Do you remember the Rotherham scandal? Where 1,400 children were sexually abused between 1997 and 2013 at the hands of rape Jihadists. Of course you remember it, why wouldn’t you? It’s only organisations like the IPCC that want you to forget. This is why the Independent Police Complaints Commission are so determined to drag out the complaint’s process for as long as they can (just as they did with Hillsborough), in the hope that it will fade from public memory and they won’t have to bother disciplining the very people they are so desperate to protect…
Or to be more precise: Top Coppers.
Take recent events, whereby this website made a Freedom of Information request to the IPCC to find out exactly how many serving coppers involved in the Rotherham scandal had been served misconduct notices; police officers that had wilfully ignored reports of children being raped, so as not to offend their most favoured victims: the Islamic community. These cops would probably have raped the children themselves rather than say something negative about their beloved religion of savagery, because one thing the police are very good at – apart from sitting on their fat arses trawling Facebook – is enforcing the government’s left wing narrative.
When I made my request to the IPCC for this information, they immediately reverted to cop rescue mode and denied my request out of hand. Not only did they refuse to disclose what progress they have made on their ‘burial’ – sorry – ‘investigation’ into the complaints made (as well as not having updated their website on the subject since February) they also refused to disclose the ranks of the 38 officers that have so far been handed misconduct notices. Not that there’s many of them left what with South Yorkshire Police allowing so many of the really bent cops involved, to take early retirement with full pension.
The reason I think it’s important that the IPCC disclose what ranks have been issued with misconduct notices, is so that we can see how far up the police hierarchy this corruption went.
The media would have us believe that it was just the lower rank and file who made the decisions about which victims to dismiss out of hand. I believe that it was the higher ranking officers that enforced the blanket attitude of immunising the Islamic community from any culpability, and instructed their lower ranking officers to act accordingly. Unless the IPCC reveal the ranks of ALL the officers concerned, you can guarantee that the bottom ranks, such as the constables and sergeants,will be thrown to the wolves, while the higher ranking officers such as the inspectors and superintendents, will be protected, shuffled around and promoted.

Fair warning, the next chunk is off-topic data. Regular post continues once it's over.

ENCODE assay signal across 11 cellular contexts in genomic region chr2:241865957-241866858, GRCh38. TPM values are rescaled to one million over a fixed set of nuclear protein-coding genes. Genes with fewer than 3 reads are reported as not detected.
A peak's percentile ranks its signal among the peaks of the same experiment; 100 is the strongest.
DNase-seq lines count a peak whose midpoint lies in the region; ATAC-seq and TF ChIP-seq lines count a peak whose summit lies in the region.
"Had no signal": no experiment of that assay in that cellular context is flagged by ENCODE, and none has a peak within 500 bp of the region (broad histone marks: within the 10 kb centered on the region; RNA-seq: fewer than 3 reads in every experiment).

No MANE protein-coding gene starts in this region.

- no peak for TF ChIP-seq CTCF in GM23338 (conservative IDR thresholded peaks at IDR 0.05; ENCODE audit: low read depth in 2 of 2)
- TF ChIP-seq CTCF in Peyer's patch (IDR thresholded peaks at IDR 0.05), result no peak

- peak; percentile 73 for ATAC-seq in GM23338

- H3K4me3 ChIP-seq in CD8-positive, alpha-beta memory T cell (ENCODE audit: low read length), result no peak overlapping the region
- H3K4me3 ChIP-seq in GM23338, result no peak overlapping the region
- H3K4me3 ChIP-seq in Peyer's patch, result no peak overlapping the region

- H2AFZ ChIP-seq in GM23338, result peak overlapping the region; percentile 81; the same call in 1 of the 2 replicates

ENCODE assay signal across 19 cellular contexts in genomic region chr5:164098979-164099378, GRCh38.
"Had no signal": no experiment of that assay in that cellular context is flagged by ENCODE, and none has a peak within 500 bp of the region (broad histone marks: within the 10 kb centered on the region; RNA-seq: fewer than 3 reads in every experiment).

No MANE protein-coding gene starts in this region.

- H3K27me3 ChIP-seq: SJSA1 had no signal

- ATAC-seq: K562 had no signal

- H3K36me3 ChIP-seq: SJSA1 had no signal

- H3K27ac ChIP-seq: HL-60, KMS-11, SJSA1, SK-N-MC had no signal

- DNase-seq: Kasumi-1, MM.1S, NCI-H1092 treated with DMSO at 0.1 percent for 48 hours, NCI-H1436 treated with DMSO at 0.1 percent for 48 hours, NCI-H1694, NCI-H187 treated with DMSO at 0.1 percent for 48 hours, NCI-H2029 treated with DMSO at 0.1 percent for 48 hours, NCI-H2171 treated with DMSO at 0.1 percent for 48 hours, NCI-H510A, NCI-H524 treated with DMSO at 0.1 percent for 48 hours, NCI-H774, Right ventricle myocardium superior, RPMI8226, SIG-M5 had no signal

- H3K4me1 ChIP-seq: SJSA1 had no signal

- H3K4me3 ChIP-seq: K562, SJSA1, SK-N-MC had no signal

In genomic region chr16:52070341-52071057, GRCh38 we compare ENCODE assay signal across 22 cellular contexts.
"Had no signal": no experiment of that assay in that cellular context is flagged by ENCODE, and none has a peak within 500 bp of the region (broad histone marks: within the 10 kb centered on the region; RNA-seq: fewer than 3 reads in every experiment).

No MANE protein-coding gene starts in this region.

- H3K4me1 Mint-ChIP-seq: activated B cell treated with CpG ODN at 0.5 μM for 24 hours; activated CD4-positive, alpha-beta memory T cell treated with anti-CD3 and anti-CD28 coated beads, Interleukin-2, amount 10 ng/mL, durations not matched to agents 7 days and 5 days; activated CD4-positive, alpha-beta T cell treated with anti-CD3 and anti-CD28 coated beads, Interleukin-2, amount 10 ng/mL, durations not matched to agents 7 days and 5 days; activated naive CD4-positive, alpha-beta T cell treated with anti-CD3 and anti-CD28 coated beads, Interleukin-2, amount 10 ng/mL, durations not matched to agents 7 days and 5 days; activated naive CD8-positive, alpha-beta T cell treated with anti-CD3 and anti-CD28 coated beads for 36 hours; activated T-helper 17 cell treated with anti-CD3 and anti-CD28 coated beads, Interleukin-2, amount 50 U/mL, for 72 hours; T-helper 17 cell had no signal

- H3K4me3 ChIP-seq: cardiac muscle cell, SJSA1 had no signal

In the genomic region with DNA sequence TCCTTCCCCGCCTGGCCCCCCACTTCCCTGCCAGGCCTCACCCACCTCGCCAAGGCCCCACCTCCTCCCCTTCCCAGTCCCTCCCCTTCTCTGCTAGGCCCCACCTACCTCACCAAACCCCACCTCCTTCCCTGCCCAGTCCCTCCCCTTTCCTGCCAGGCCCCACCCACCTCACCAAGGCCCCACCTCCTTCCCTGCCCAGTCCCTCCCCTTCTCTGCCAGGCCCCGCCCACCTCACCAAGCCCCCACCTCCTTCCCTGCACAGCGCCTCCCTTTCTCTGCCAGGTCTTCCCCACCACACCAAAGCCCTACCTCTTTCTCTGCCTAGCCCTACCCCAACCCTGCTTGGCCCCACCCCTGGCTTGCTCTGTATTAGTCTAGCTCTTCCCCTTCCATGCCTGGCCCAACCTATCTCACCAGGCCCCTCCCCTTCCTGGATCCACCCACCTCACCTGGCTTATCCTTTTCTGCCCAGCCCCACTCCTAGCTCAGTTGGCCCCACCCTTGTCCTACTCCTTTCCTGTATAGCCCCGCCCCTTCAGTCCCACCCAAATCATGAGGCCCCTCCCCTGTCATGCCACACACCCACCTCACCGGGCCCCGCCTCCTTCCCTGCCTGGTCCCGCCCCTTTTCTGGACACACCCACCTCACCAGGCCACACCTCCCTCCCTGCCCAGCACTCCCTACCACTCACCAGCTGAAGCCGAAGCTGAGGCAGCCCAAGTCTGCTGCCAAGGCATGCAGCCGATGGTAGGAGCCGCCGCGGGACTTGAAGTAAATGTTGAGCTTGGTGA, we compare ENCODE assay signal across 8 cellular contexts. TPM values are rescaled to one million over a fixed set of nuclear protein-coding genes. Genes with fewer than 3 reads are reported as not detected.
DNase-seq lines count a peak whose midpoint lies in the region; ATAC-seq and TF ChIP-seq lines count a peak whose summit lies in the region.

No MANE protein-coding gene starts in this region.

So far it seems that is precisely what the IPCC are intending…
I wrote back to the IPCC asking them to review their decision not to disclose, but they ignored me. So I asked them again. They ignored that too. Even though I was following the correct protocol for appealing decisions not to disclose information under FOI rules, the IPCC don’t think these laws apply to them and thought they could just ignore me in the hope that I would go away.
But I won’t go away.
Eventually, I appealed to the ICO and they sent a notice to the IPCC to respond. After dragging their heels for 6 months, the IPCC finally decided to reveal most of the ranks that have received misconduct notices, protecting the rest from disclosure. And guess what ranks they revealed? Yup, you got it. All the lower order ranks. 24 constables and 7 sergeants. The ones that don’t matter to the IPCC. Which leaves 7 higher ranks unidentified. The top brass that the IPCC will do anything to protect.
The IPCCs reasoning for refusing to disclose the ranks of this ‘unmagnificent 7’ is:“
“…The other 7 officers who are subjects of this investigation would be reasonably likely to be identified if their ranks were confirmed, meaning that the information you have requested would constitute their personal data.”
I have appealed against this to the ICO on the grounds that rank is not personal data and that the IPCC have no right to refuse to disclose on the assumption that it will be used to the detriment of the officers concerned.
I await the ICO’s decision with baited breath.